Functional analysis of EV-derived proteins
The WEB-based Gene Stet Analysis Toolkit (WebGestalt) database was used to functionally analyze the 490 proteins found in EVs released by irradiated PBMCs. WebGestalt enables the detection of enrichment of gene ontology (GO) terms in a set of proteins of interest. The whole human genome was used as a reference set for enrichment analysis and the Benjamini-Hochberg method for multiple testing was applied with a significance level of p ≤ 0.05 and FDR < 5%. Biological processes were manually assigned to clusters associated to vesicle formation and transportation, wound healing, and immunological processes, respectively.
Thin layer chromatography
Total lipids were extracted from EVs from irradiated and non-irradiated PBMCs (pool of 5 donors) cultured in pre-centrifuged serum-free CellGenix medium. Purified EVs were resuspended in 150 µl deionized water and 1350 µl chloroform/methanol (2:1 v/v) supplemented with 0.01% butylated hydroxytoluene (BHT) and aqueous formic acid (1/4 the volume of chloroform/methanol). After centrifugation, the lower organic phase was collected and organic solvents evaporated under an argon stream to avoid oxidation. TLC was performed as described previously79.
Liquid chromatography–mass spectrometry
For phospholipid analysis by mass spectrometry, lipids were isolated from irradiated and non-irradiated PBMCs (pool of 10 donors) as described previously42. LC-MS/MS analysis of oxidized and non-oxidized phospholipids was performed at the FTC-Forensisch-Toxikologisches Labor BetriebsgmbH (Vienna) as described previously42. High technical reproducibility was verified42. Sample peak areas were normalized to the peak areas of the spiked DNPC (internal standard).
C57BL/KsJm/Leptdb (db/db) mice were obtained from Charles River. Twelve-week-old symptomatic diabetic db/db mice were used for the experiments. To determine blood glucose levels, blood was drawn from the tail vein and analyzed using an Akku-Chek Go glucose meter (Roche Diagnostics, Germany). All animals exhibited severely increased blood glucose levels ≥ 300 mg/dl. For skin wounding, the animals’ dorsal hair was shaved and completely removed using a depilatory cream. The skin was cleaned with alcohol and a 1.3 cm full-thickness skin wound excised under aseptic conditions on the mid-dorsum. A total volume of 100 μl of hydrogel matrix containing the therapeutic agent (MNCaposec; concentration of 25 × 106 PBMCs/ml) or control drug vehicle (Aqua ad injectabilia, Braun, Melsungen, Germany) was topically administered and the wound covered with Tegaderm™ foil (3M, Maplewood, MN, US). MNCaposec and control were blended with NUGEL (Chemomedica, Austria). Animals received adequate pain management of 0.05 mg/kg buprenorphine (Buprenorphin, Richter Pharma, Austria) immediately and 12 hours after surgery, as well as 0.15 mg/kg Meloxicam (Boehringer, Austria) daily for the first 4 days. Twelve mice were assigned to each group.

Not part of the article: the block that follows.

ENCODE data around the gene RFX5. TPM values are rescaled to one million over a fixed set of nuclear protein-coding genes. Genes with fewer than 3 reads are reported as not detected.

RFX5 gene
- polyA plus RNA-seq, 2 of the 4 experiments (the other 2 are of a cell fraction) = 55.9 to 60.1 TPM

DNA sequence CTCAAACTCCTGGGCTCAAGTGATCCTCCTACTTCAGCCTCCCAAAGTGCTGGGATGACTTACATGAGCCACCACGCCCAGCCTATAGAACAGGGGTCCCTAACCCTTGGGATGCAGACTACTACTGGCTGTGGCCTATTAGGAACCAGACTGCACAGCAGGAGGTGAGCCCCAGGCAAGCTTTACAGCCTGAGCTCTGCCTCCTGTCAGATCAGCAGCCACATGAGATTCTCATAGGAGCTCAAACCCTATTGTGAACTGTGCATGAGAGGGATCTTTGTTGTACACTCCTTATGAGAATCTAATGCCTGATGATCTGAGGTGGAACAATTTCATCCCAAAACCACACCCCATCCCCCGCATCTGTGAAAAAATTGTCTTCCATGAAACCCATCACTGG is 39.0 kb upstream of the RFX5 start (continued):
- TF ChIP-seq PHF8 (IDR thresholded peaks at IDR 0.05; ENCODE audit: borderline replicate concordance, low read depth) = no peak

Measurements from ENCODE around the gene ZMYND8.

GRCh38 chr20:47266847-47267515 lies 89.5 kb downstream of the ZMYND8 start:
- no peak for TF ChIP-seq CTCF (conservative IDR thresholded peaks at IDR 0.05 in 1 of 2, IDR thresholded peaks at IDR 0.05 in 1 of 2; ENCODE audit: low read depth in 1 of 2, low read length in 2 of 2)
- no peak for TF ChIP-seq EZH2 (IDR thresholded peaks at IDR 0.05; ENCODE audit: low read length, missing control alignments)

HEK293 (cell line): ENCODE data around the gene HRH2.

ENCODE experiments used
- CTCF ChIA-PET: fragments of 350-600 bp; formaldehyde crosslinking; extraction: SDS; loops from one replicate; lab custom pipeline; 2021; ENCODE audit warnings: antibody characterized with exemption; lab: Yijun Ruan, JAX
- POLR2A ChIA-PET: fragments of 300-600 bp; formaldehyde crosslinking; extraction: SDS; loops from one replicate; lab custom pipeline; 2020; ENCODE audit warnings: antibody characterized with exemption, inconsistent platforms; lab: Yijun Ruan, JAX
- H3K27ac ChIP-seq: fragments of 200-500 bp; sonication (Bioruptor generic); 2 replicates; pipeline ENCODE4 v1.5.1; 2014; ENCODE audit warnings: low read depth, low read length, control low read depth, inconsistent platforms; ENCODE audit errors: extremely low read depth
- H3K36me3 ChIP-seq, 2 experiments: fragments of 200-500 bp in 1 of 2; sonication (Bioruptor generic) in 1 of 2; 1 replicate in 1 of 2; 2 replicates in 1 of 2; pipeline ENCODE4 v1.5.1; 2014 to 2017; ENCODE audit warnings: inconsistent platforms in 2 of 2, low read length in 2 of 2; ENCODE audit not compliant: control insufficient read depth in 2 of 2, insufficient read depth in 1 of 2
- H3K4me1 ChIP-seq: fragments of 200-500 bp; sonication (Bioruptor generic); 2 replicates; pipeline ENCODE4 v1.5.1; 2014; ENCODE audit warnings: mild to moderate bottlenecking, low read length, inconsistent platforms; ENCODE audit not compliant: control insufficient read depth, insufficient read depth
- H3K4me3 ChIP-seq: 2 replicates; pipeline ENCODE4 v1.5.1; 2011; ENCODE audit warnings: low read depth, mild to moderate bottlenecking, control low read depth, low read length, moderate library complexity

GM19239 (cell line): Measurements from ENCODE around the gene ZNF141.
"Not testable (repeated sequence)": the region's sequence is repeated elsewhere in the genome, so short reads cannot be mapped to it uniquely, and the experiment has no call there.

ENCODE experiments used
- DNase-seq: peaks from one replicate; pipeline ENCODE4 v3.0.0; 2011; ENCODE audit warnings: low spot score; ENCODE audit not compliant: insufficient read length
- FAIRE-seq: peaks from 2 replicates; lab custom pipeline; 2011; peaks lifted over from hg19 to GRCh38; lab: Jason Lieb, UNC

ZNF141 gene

Three-dimensional wound measurements were performed on days 0, 3, 7, 11, 14, 18, and 25 using a stereoscopic camera (LifeViz micro, Quantificare, France). Stereoscopic wound parameters were evaluated using DermaPix Pro 2.28.5. All parameters were expressed as a percentage of the initial wound parameter after surgery.
For immunohistological analysis, tissue samples obtained from diabetic mouse wounds were fixed, paraffin embedded, and cut into 5-μm-thick sections. CD31 staining (1:100, M-20, sc-1506-G, Santa Cruz Biotechnology, Santa Cruz, CA, US) was performed on a Lab Vision Autostainer 360 (Thermo Scientific, Waltham, MA, US). The staining was visualized using Vector NovaRed Peroxidase (VectorLabs, Burlingame, CA, USA). Counterstaining was performed with hematoxylin (Carl Roth GmbH, Karlsruhe, Germany). Images were acquired by an Olympus BX61VS scanning microscope (Tokyo, Japan) and analyzed using the cellSens Imaging Software (Olympus, Tokyo, Japan). Hematoxylin and eosin staining was performed according to a standard protocol.
Aortic ring assay